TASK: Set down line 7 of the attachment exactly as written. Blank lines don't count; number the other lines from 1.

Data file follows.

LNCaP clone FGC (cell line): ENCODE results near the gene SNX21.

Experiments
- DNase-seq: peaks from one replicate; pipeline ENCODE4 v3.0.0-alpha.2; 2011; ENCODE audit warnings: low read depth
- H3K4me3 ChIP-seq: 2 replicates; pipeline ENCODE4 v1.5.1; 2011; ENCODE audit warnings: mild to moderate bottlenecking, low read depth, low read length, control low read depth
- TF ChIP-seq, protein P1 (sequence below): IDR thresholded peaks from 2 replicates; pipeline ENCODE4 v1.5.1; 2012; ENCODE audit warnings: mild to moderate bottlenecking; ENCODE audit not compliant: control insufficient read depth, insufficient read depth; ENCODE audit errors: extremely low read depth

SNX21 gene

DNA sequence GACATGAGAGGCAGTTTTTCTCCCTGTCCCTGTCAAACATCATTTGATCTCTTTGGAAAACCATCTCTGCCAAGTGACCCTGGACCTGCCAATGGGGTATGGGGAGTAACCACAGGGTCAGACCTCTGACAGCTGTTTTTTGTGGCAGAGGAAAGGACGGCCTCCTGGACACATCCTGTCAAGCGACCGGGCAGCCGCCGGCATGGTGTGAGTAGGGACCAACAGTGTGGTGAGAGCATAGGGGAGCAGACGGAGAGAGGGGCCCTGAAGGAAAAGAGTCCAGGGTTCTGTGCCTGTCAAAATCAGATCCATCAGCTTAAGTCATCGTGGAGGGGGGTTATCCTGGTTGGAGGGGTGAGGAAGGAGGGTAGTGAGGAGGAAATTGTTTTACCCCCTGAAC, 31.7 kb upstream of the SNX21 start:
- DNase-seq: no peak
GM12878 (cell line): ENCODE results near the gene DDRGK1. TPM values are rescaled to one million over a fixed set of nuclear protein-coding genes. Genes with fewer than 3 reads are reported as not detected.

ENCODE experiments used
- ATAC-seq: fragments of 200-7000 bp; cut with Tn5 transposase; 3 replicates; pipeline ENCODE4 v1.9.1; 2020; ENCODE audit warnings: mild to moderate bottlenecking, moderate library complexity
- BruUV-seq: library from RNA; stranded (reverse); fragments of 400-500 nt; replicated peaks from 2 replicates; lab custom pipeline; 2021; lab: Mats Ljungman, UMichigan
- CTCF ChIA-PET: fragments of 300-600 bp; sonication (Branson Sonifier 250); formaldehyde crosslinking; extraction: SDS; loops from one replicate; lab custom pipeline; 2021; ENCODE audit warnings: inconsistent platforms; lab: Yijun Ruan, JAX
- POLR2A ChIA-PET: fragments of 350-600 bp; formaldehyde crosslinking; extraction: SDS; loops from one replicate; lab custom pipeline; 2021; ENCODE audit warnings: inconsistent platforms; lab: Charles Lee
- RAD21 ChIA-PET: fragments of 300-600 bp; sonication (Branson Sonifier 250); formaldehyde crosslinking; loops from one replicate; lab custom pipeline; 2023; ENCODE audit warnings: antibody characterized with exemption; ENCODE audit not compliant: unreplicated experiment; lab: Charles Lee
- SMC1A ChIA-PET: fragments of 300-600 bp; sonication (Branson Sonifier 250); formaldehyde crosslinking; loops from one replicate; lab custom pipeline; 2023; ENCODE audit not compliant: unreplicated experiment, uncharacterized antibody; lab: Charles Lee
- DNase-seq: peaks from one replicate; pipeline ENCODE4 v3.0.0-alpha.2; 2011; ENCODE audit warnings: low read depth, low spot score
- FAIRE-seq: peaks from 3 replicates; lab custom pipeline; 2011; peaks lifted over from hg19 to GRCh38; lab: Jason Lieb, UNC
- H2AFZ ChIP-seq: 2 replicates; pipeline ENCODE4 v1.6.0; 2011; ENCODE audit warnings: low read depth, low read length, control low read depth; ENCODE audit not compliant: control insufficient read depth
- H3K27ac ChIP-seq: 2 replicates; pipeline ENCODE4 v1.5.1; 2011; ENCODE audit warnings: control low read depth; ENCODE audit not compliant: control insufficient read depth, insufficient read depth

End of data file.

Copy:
DNA sequence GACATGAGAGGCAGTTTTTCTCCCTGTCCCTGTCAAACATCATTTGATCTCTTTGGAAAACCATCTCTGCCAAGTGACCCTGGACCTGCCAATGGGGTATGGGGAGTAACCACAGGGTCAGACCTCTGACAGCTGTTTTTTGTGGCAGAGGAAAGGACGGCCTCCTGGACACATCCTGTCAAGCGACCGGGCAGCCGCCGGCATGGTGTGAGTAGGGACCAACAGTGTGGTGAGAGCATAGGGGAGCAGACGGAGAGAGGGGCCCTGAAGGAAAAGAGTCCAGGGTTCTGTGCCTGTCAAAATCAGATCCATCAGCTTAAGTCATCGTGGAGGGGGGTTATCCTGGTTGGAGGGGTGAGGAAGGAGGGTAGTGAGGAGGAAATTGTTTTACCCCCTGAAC, 31.7 kb upstream of the SNX21 start: